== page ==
Last fall I had a juxtaposition of things that got me to one of those aha! moments. I read two books that used the idea of preprepping ingredients. They were Tom Colicchio's Think Like a Chef and The Pleasures of Cooking for One by Judith Jones. Judith Jones was Julia Child's editor and Tom Colicchio is one of the judges on Bravo's series, Top Chef. Both of these books are about creating food and using it in multiple ways. They're about making ingredients to be used in the recipe, but having extra to use in another recipe.

Although that seems like a fancy term for "leftovers", they're not like the how to use leftover articles I see in women's magazines after Thanksgiving. Those recipes don't have the creativity I see in the above mentioned books. That creativity is one reason I think of them as ingredients, not leftovers. Another reason is that you can make the food without making the original recipe and just use it in other dishes. That's an ingredient, not a leftover.

The second aspect of the things that got juxtaposed in my mind was when a weekend came up and I had some rare free time. I wasn't using the recipes or cookbooks I mentioned. I don't think I had them yet. I was just trying to be more efficient. So, I cooked granola, oatmeal, rice, beans, baked some potatoes and browned some ground turkey. I don't remember what else I made, maybe some salsa? The next week I was able to prepare meals from scratch in about the same time as if I'd used packaged ingredients from the store. I realized that by time-shifting as much prep work as I can, I can work the odd hours and run the weird schedule I have without sacrificing fresh meals.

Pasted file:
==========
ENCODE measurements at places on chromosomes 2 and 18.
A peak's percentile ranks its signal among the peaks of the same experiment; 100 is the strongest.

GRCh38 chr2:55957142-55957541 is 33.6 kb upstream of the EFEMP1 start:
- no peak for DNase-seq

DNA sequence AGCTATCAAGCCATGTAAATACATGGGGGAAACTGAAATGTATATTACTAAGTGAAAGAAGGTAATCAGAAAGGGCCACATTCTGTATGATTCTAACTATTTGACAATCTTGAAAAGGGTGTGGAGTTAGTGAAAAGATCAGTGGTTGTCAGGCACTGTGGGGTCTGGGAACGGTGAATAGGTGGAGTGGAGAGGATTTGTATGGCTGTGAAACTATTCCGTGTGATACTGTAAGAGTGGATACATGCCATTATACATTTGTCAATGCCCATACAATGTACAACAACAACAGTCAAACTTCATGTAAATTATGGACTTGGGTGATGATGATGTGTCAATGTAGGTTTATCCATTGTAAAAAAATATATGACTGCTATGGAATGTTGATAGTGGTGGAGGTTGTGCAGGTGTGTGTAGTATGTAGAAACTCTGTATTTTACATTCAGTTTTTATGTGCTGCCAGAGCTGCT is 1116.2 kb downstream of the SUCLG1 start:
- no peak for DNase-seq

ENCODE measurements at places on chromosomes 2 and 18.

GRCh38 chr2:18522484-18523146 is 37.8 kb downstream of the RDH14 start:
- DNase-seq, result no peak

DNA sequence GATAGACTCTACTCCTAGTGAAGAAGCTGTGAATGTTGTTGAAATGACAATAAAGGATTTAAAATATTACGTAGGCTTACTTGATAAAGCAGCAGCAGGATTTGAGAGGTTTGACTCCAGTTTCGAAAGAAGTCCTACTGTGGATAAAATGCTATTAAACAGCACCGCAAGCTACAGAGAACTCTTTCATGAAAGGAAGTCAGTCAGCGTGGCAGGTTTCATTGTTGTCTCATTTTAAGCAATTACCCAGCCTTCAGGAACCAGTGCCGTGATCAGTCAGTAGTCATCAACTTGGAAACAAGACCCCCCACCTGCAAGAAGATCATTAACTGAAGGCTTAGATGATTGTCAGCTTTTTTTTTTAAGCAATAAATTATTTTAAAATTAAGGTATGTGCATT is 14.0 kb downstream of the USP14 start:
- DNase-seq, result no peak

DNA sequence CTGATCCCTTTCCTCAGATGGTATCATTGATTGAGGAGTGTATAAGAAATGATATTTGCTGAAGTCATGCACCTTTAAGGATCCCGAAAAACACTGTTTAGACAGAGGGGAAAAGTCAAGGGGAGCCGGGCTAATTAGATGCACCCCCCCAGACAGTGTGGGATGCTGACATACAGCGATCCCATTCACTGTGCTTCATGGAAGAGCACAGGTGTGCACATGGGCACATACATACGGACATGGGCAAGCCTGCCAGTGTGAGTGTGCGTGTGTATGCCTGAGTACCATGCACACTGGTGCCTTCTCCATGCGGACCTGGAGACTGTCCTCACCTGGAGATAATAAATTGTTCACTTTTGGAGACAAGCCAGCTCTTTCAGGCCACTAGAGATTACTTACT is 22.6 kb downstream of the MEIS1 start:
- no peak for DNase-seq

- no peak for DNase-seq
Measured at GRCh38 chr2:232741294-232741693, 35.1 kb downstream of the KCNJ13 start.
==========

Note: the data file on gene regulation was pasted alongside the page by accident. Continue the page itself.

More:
Those two things came together in my mind and I realized that cooking from scratch when you don't have hours to spend before dinner making dinner is mainly a matter of planning and having preprepped ingredients, along with a pantry stocked with staples, you can use to create meals.

I've always enjoyed pulling things out of the pantry and fridge and just cooking whatever comes to mind. What's a new concept for me is the idea that I don't have to cook everything at the last minute. Nor do I have to cook entire meals in advance or an extra casserole to freeze for later. I don't like to do that because there are only two of us and we end up eating the same thing for days if the whole meal or main course is completely prepped in advance.